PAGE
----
Fannie Mae and Freddie Mac enjoy considerable advantages because of their lower cost of capital and significant government subsidies. But with some conforming loans, the private market is finding a way to compete.
Commercial and multifamily mortgage debt outstanding grew $44.3 billion during the first three months of 2018, the largest first-quarter gain since before the Great Recession, according to the Mortgage Bankers Association.
JPMorgan Chase has largely sat on the sidelines of Federal Housing Administration lending due to compliance concerns. But recent regulatory relief efforts have Chase Home Mortgage CEO Mike Weinbach eyeing an opportunity to jump back in.
Fannie Mae's first-quarter profits were enough for it to rebuild its minimum capital buffer and pay the Treasury Department dividend after being forced to take a draw during the previous fiscal period.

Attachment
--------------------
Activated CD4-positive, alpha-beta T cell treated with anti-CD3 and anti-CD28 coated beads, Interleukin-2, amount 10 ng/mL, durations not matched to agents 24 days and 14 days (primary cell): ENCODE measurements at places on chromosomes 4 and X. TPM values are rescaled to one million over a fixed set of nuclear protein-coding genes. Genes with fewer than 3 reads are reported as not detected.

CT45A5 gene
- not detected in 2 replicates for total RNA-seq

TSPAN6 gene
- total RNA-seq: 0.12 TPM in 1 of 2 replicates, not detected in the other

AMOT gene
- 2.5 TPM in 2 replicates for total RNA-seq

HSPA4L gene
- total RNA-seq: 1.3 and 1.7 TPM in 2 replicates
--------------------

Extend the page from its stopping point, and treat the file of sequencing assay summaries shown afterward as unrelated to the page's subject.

If Freddie Mac's credit-risk transfer activities continue to grow, mortgage lenders could eventually see a reduction in the guarantee fees they pay to the government-sponsored enterprise, according to CEO Donald Layton.
The U.S. is taking steps to stamp out the practice of servicemembers and veterans being pressured into taking mortgages they don't need, a move that officials say will lower consumer costs and could lead to financial penalties for lenders.
Testing of the common securitization platform is taking longer than expected, but the Federal Housing Finance Agency said it won't delay the 2019 launch of Fannie Mae and Freddie Mac's new single "uniform mortgage-backed security."